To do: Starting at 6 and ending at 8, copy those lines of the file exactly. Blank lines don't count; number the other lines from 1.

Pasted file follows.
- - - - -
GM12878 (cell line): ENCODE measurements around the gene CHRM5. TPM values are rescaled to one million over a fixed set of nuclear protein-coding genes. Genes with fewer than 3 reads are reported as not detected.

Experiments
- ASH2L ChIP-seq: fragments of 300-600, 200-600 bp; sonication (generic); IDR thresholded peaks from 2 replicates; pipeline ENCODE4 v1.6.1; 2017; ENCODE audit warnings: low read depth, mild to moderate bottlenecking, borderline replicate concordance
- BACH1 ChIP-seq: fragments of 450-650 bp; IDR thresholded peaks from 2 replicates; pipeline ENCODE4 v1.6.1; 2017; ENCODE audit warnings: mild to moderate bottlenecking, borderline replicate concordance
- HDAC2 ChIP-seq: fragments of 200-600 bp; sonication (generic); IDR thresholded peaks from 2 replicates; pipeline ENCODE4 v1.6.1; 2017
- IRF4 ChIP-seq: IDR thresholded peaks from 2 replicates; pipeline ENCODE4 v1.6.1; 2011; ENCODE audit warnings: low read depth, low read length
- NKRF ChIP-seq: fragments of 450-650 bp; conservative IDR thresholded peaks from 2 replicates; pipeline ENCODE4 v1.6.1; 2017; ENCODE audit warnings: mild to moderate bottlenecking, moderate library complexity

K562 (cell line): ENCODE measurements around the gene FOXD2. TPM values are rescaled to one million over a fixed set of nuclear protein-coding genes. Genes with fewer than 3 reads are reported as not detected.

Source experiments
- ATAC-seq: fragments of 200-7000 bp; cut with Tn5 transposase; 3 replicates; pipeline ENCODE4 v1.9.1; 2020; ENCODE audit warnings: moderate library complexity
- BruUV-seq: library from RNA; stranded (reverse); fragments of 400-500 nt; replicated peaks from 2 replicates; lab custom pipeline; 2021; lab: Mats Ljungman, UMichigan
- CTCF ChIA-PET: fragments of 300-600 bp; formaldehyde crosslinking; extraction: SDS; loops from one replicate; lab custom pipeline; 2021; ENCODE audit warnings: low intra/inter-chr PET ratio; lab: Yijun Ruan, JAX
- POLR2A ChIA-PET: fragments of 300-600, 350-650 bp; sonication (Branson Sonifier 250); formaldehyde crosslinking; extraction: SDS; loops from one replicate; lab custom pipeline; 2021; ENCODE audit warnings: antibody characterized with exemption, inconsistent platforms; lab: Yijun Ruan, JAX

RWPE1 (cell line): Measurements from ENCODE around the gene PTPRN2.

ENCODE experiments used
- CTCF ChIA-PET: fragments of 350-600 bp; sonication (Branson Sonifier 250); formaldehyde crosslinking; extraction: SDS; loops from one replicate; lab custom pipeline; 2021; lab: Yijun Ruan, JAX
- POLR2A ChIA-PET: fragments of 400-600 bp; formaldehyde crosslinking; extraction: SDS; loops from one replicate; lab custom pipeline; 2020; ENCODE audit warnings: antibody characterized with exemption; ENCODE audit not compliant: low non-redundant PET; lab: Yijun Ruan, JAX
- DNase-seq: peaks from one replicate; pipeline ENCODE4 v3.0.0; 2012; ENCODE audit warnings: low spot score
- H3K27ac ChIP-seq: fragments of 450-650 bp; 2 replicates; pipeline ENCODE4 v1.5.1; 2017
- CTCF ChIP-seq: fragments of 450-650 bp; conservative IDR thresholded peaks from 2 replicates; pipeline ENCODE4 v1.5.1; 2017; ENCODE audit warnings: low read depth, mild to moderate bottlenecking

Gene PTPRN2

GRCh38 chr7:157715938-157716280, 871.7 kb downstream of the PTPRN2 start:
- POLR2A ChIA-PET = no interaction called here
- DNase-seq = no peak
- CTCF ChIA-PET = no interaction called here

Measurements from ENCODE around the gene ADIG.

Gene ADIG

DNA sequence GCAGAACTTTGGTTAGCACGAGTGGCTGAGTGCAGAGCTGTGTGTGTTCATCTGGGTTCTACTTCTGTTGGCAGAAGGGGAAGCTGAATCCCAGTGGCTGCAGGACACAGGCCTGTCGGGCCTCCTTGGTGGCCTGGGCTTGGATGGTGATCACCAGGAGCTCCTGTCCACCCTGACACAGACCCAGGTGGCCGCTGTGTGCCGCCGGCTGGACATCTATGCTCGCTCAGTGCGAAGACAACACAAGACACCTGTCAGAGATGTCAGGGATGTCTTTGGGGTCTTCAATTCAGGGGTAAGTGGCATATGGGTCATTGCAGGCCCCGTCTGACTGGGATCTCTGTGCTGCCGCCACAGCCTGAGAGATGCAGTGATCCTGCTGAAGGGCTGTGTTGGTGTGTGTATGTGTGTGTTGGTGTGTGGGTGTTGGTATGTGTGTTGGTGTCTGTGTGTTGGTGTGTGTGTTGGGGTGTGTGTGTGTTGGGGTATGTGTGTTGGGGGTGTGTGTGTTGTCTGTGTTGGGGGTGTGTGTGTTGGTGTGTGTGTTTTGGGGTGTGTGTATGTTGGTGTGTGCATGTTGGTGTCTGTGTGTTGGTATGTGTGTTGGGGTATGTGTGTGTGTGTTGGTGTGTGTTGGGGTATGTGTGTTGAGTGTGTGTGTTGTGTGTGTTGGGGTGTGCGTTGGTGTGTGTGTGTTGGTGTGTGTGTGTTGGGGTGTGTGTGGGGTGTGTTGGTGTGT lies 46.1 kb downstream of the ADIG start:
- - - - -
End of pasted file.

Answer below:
- IRF4 ChIP-seq: IDR thresholded peaks from 2 replicates; pipeline ENCODE4 v1.6.1; 2011; ENCODE audit warnings: low read depth, low read length
- NKRF ChIP-seq: fragments of 450-650 bp; conservative IDR thresholded peaks from 2 replicates; pipeline ENCODE4 v1.6.1; 2017; ENCODE audit warnings: mild to moderate bottlenecking, moderate library complexity

K562 (cell line): ENCODE measurements around the gene FOXD2. TPM values are rescaled to one million over a fixed set of nuclear protein-coding genes. Genes with fewer than 3 reads are reported as not detected.